Secondly, arming the police will only make things worse. If criminals know that if they were to be confronted by police wearing arms, then they will carry guns as well. The police themselves say that the main problem they are faced with is not guns but knives, which is why their body armour is geared towards stopping stabbing than stopping bullets. I do not want the UK to go down the same road as France and the USA where police routinely draw their weapons when making an arrest. I am proud that I live in a country where the vast majority of the police are unarmed, and generally operate in an atmosphere of consent. Maybe the percentage of armed officers needs to rise, but the routine arming of the police, - no thanks.
Friday, November 18, 2005
I ask you, a zit at my age! I'm spending the weekend in bed.
Thursday, November 17, 2005
Anyway, I'm still off work, though I'm going in tomorrow. Monday I saw the dentist who prescribed anti-biotics to treat the abscess, which seems to have worked, but the left side of my face swelled up like something in a horror movie. It was very tender and hurt like hell, and of course, being a man, I suffered very much in silence. Even though the swelling has much reduced, it is still not right, but nevertheless, I'll struggle in to work and just ignore the excruciating pain! Christine is off work today, so it's no day-time TV and she keeps finding things to do! She has no idea!
At the dentist, I had a look at my old friend on the X-ray. It's amazing how small the offending abscess is in comparison to the amount of pain it can produce. If we could bottle the pain and convert it to energy, then we would be energy rich for life!
Anyway, normal service will be resumed, and I promise to visit all my friends in blogland soon and catch up. Many thanks for the kind comments on the previous post. I may be using the computer, but it belongs to Mastercard at the moment! For Cell13 and anyone else who is interested, it is a bundled package we got from our local superstore. It has a 1Gb memory; 180GB harddrive and an AMD chip which is reputed to be faster than the comparable Intel chip. It has a 17" Flat screen and comes with a colour printer. We're very pleased with it.
Monday, November 14, 2005
However, it has meant that I've been able to set up our new computer. It's really nice not having to wait for the steam to get up to pressure! Now, when I click on Open, the file opens! In the past, I would go off, make a cup of tea, cook the dinner and by the time I got back, the file would be open.
Anyway, this is my first post on our new machine. Hope you like it.
Finally Jay, isn't it time we saw your photos?
Here's a picture of me taken by my youngest daughter on our recent trip to London. Some really excellent Real Ale has gone into the creation of that stomach! Clearly I'm going to have to do something. I'm going to use it as a good excuse to get out of household chores, I think, and go cycling instead! (Mind you, I keep coming across really good country pubs that need my support to keep going, - its one step forward, one step back!).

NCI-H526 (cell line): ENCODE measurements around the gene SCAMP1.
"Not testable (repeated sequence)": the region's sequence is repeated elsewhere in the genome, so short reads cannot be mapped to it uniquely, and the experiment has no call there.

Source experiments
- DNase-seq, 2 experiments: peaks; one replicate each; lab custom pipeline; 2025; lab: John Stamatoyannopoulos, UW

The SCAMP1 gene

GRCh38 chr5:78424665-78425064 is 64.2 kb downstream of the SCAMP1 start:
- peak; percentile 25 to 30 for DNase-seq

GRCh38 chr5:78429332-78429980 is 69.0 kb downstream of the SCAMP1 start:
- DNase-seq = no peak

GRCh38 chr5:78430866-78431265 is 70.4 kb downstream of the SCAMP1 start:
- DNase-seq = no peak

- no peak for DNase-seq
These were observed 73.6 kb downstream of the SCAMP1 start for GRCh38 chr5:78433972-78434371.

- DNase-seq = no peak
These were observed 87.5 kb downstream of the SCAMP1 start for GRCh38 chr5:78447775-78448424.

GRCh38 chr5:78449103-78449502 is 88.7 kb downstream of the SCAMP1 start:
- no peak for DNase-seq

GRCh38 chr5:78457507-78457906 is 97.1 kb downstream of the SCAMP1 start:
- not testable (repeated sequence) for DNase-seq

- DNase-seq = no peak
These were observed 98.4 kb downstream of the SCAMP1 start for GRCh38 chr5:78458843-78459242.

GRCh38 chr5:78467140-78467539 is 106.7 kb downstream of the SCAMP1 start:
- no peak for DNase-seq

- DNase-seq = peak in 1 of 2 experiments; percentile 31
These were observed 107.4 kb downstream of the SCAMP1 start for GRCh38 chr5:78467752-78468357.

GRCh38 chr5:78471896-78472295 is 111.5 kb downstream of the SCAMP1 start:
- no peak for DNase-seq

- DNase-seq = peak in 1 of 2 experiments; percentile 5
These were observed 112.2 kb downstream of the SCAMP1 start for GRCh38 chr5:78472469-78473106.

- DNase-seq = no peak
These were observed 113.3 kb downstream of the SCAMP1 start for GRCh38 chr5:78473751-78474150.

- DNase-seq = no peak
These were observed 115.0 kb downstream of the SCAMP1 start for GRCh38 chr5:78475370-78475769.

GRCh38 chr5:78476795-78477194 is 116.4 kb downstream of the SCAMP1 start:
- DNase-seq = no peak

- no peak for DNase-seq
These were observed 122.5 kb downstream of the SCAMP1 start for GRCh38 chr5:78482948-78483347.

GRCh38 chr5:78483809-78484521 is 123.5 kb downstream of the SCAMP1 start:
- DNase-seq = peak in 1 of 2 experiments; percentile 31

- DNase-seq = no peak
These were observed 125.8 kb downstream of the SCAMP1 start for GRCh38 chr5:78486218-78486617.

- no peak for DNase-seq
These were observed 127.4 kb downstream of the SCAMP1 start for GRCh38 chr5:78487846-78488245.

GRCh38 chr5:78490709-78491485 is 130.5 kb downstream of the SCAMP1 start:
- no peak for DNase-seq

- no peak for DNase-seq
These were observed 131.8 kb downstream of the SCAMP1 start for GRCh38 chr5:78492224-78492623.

Finally, nearly all the pictures we took in London are now on Flickr, - I've still got one film yet to be developed. I've put them into sets, so you can see Jayne's, Bethen's and my pictures separately.
Friday, November 11, 2005
Thursday, November 10, 2005
This defeat is significant in a number of ways, not least to his authority.
Firstly, I believe that holding anyone without charge is extremely serious and has major implications for all civil liberties. I understand that suspected terrorists are difficult to investigate, and that it can take time, but to lock someone up without charge for 3 months seems very excessive. I can live with 28 days internment, as long as there are proper legal safeguards in place. Suspects, by their very name, are innocent people, and remain so until convicted. Once charge, of course, then they can be held until trial if enough evidence exists to support that action. We tamper with civil liberties at our peril.
Secondly, Internment in Northern Island taught us that holding someone without charge for a long period of time, builds up resentment and martyrs; thereby escalating the problem. I thought we were supposed to learn from history, not ignore it.
Thirdly, Draconian action is exactly what the terrorists want. That way, they don't have to do anything to keep a population frightened. Moreover, the use of the terrorist threat by Western governments to control their populations is obscene.
Congratulations to all those who stood up for common sense yesterday in Parliament. Maybe we still have a democracy afterall. CNN has a good report about the vote.
Tuesday, November 08, 2005
There once lived a family of balloons; Daddy Balloon; Mummy Balloon and Baby Balloon. They all lived very happily in a snug little honeysuckle and ivy covered cottage in the woods.
When Baby Balloon had just been an air bubble, he shared his parent's bed, but now he had blown up, and they could not all share the same bed, so Daddy Balloon bought Baby (or should I say, Toddler) Balloon his own bed.